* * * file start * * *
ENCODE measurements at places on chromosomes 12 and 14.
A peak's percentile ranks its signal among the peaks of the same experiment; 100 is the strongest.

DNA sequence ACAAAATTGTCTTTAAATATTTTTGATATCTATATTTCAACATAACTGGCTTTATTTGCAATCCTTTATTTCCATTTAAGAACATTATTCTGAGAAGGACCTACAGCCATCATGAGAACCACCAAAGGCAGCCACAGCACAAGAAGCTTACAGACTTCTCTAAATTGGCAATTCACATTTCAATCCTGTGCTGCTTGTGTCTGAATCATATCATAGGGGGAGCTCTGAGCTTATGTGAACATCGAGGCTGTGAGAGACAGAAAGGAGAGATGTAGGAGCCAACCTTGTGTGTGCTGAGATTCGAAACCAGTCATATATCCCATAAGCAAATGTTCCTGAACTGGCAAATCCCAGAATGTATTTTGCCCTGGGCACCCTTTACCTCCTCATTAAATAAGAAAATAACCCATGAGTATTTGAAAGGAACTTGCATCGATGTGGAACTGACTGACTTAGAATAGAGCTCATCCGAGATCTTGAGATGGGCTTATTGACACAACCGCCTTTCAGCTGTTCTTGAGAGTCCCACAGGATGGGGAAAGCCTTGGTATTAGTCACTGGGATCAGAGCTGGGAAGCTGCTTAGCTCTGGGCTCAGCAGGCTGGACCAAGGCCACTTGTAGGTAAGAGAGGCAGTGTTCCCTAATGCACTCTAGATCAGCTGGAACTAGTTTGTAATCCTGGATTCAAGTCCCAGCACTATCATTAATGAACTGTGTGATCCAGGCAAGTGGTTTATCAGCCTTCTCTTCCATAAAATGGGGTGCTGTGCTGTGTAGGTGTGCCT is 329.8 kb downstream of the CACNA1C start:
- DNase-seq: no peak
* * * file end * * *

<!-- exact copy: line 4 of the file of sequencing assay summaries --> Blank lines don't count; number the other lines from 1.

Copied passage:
- DNase-seq: no peak